Attempting to manage use of an internet site I produced some necessary organizations enter image description here

The aim is make use of a custom permission attribute for many controller's action approach to my MVC application.

[Permissions(PermissionType.SomePermissionName, CrudType.CanDelete)]
public ActionResult SomeAction()
{
}

With this operation I've two enums

[Flags]
public enum CrudType
{
    CanCreate = 0x1,
    CanRead = 0x2,
    CanUpdate = 0x4,
    CanDelete = 0x8,
}

[Flags]
public enum PermissionType
{
   SomePermissionName = 0x1,
   //... 
}

Now I would like the technique below to check on permissions

public static bool CanAccess(RolePermissions rp, CrudType crudType)
{
    var pInfo = rp.GetType().GetProperties();
    var res = pInfo.FirstOrDefault(x => x.Name == crudType.ToString());
    if(res != null)
    {
        return Convert.ToBoolean(res.GetValue(rp, null));
    }
    return false;
}

It really works good but could it be dependable reflection here? Could it be a great style?
Yet another real question is about such bit of code

var permission = PermissionService.GetByName(permissionType.ToString());

Here I am looking to get a permission object from the database with a couple named constant in the PermissionType enum.
In the two cases the right work is dependent on associations between enums plus some table fields or records. On other part I've got a good mechanism of controlling logic (because it appears in my experience). Is the fact that a great way?

ANOTHER EDIT
Inside your situation it might seem sensible to produce a readonly property ExistingPermissions for that RolePermissions class, and perform the merging from the four booleans into one CrudType within that property getter. You'll be able to simply do rp.ExistingPermissions.HasFlag(permissionToCheck).

EDITED

Because of @DevDelivery for mentioning the problem - good catch. Regrettably the fixed solution is not as pretty when i was wishing for, so within this situation it could seem sensible to choose @DevDelivery's approach.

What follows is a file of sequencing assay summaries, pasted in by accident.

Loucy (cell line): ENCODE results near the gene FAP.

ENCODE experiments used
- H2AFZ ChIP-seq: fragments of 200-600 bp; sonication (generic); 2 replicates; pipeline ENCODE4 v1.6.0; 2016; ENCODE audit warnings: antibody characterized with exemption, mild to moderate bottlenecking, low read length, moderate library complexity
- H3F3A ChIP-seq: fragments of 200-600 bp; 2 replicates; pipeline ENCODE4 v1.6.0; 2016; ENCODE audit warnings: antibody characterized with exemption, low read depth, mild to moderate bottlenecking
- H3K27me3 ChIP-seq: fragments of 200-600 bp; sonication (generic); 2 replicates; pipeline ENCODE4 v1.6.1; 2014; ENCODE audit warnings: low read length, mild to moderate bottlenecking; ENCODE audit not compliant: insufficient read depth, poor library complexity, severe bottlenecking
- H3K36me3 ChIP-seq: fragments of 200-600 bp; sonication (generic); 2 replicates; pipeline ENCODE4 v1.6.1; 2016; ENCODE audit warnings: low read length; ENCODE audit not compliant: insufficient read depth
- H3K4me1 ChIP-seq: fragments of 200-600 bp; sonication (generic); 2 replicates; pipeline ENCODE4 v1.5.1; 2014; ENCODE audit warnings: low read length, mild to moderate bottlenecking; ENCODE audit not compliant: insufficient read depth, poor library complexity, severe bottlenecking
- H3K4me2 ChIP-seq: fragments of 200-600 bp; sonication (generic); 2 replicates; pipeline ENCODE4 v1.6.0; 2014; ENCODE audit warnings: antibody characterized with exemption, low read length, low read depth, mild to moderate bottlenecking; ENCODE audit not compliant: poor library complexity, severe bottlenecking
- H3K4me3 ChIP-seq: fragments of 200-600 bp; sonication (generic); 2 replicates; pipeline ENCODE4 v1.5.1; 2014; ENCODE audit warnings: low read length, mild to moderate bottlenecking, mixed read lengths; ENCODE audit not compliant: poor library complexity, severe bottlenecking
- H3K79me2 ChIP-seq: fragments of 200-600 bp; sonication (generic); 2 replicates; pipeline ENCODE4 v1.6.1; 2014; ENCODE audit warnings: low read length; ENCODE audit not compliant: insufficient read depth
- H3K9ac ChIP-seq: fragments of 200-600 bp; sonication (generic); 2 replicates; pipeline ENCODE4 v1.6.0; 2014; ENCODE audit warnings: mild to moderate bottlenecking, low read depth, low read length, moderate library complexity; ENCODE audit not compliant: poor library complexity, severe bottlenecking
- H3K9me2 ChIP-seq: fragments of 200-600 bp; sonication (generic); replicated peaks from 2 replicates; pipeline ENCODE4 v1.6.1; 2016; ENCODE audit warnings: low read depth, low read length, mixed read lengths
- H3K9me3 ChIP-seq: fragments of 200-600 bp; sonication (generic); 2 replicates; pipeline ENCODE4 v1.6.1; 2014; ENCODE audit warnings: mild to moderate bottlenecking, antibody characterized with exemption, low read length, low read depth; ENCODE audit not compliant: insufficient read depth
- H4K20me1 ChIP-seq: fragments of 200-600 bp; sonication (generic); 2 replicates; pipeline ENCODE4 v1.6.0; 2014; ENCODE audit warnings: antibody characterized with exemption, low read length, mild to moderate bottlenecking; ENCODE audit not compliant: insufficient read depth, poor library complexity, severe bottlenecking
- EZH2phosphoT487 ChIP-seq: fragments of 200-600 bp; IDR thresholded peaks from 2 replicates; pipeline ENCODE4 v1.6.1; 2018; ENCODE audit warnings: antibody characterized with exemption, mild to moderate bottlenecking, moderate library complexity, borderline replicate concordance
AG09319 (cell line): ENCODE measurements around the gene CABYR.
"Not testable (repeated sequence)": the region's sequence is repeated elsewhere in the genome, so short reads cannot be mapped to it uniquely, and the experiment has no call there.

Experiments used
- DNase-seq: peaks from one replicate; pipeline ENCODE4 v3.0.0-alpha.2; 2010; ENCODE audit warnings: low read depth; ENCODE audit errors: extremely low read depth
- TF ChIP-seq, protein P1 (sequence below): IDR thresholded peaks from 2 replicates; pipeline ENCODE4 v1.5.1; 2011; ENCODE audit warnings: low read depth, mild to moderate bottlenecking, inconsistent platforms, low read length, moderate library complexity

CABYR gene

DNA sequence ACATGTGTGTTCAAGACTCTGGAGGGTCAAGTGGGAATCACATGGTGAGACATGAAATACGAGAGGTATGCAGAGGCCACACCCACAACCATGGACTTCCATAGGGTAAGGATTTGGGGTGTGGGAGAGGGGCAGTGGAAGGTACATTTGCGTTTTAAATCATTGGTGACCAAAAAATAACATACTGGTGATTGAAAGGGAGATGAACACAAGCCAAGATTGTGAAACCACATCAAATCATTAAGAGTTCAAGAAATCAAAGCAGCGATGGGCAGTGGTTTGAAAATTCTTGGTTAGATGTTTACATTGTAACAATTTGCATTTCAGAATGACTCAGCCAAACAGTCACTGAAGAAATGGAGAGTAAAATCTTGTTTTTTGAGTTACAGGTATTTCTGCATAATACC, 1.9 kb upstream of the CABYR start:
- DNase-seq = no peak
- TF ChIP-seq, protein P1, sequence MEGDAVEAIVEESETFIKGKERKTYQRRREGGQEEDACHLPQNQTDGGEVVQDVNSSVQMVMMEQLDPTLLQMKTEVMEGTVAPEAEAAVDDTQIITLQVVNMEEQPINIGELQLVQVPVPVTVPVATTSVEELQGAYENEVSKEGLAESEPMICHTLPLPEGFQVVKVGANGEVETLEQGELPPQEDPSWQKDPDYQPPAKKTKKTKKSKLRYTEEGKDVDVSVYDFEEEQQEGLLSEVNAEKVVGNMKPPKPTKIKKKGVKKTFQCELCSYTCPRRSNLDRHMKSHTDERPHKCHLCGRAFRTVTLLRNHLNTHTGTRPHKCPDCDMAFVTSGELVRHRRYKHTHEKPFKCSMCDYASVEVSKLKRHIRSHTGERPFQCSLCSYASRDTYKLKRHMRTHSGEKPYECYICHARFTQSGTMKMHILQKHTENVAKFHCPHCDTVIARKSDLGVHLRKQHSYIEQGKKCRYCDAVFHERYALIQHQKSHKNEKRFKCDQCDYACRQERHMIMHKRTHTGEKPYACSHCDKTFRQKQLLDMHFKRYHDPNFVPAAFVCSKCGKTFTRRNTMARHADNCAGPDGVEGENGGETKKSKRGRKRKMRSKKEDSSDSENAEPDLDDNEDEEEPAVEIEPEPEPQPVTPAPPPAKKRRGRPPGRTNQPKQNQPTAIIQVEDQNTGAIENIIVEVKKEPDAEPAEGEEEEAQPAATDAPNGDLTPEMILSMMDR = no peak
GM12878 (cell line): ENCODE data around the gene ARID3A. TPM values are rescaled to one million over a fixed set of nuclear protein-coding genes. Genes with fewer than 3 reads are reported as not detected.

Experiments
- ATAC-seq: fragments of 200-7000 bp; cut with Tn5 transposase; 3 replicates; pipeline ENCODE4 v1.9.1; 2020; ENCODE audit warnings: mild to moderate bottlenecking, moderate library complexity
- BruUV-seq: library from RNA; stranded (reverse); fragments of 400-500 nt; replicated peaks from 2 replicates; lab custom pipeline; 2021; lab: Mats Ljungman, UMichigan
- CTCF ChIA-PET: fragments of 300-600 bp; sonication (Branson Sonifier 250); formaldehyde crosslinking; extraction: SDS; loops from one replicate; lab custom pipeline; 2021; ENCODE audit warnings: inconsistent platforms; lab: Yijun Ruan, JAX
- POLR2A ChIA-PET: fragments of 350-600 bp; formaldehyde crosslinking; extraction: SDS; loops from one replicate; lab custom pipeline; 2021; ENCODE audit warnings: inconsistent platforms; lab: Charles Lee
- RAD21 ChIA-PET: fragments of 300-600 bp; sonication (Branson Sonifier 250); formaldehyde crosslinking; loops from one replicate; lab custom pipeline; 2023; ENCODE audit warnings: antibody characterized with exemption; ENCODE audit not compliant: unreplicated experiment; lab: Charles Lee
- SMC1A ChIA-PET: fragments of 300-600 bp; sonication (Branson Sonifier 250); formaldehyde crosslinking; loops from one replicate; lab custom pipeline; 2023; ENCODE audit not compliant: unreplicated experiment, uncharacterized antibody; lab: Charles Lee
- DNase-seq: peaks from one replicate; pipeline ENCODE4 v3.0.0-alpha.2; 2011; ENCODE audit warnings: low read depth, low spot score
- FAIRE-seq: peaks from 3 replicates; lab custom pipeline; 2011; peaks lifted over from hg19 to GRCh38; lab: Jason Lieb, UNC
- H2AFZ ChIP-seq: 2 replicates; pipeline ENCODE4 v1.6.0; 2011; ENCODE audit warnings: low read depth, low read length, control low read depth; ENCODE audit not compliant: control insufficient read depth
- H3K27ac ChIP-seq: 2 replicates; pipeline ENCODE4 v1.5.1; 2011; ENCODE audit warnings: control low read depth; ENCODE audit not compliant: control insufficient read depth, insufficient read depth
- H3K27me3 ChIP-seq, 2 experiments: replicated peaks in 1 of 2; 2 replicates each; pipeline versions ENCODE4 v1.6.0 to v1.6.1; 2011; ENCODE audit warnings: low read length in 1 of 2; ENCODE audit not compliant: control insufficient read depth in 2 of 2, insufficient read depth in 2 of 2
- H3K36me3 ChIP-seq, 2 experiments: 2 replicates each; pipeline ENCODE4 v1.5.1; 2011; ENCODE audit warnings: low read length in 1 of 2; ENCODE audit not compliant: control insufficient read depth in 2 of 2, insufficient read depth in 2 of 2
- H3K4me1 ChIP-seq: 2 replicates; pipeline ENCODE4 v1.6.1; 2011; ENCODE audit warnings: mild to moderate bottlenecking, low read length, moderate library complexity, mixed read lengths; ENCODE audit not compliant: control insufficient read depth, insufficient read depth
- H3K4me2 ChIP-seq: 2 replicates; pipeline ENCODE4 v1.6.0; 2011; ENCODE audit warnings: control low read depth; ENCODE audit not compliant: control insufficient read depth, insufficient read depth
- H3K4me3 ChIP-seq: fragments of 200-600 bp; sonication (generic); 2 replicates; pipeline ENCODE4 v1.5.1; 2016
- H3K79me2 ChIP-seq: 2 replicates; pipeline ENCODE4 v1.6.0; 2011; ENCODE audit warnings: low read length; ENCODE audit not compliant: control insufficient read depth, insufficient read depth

Because you have your CrudType as "bitfields", use a cleaner approach (less code and readability):

public static bool CanAccess(RolePermissions rp, CrudType permissionToCheck)
{
    CrudType existingPermissions = 
                                SetPermissionFlag(CrudType.CanCreate, rp.CanCreate) |
                                SetPermissionFlag(CrudType.CanRead, rp.CanRead) | 
                                SetPermissionFlag(CrudType.CanUpdate, rp.CanUpdate) |
                                SetPermissionFlag(CrudType.CanDelete, rp.CanDelete);

    return existingPermissions.HasFlag(permissionToCheck);
}

public static CrudType SetPermissionFlag(CrudType crudType, bool permission)
{
    return (CrudType)((int)crudType * Convert.ToInt32(permission));
}

The drawback in comparison for your option would be that you may have to change this process just in case you increase the procedures (towards the existing CanRead, etc.).

Using reflection includes a performance impact and also the late-binding implies that altering a title of the enum or property won't get caught through the compiler.

Plus, this code is very difficult to understand, thus hard to maintain.

Here you will find only 4 choices to check. An easy switch statement is simpler, faster, and cleaner.

Using reflection will make sense should you be attempting to permit changes towards the database or third-party components introducing new permissions.